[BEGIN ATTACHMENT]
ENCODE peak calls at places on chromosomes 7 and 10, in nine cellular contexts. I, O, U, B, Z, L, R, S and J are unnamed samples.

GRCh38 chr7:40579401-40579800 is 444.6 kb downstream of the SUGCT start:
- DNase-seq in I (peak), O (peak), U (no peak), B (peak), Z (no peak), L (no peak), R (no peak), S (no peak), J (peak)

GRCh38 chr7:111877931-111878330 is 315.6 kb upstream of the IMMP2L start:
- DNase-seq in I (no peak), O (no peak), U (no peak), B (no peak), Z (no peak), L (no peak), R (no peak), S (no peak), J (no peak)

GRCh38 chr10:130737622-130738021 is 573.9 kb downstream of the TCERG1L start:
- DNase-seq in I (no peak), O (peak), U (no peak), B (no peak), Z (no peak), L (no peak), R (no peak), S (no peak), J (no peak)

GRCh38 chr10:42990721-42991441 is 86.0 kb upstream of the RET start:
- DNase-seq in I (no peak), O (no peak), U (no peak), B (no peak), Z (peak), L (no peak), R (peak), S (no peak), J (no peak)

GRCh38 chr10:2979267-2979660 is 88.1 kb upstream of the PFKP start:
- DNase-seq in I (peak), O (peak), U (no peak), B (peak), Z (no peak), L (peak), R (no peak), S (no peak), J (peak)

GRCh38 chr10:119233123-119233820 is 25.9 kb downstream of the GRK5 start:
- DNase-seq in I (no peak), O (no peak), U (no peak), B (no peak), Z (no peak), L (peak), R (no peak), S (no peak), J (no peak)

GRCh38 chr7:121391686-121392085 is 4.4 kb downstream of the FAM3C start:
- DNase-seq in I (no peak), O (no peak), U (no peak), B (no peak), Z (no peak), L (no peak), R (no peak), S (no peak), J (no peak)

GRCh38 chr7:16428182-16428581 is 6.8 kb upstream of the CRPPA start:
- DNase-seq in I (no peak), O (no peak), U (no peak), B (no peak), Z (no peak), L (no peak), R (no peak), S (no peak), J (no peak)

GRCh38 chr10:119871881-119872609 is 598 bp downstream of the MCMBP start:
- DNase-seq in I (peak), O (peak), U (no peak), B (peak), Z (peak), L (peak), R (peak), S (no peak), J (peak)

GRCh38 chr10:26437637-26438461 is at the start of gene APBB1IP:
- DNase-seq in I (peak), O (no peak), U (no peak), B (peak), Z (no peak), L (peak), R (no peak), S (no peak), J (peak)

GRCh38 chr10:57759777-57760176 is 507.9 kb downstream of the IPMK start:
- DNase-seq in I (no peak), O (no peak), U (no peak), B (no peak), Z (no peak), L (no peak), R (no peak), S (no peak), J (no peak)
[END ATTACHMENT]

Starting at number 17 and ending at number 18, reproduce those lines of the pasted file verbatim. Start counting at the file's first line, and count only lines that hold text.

- DNase-seq in I (no peak), O (no peak), U (no peak), B (no peak), Z (no peak), L (no peak), R (no peak), S (no peak), J (no peak)

GRCh38 chr10:119871881-119872609 is 598 bp downstream of the MCMBP start: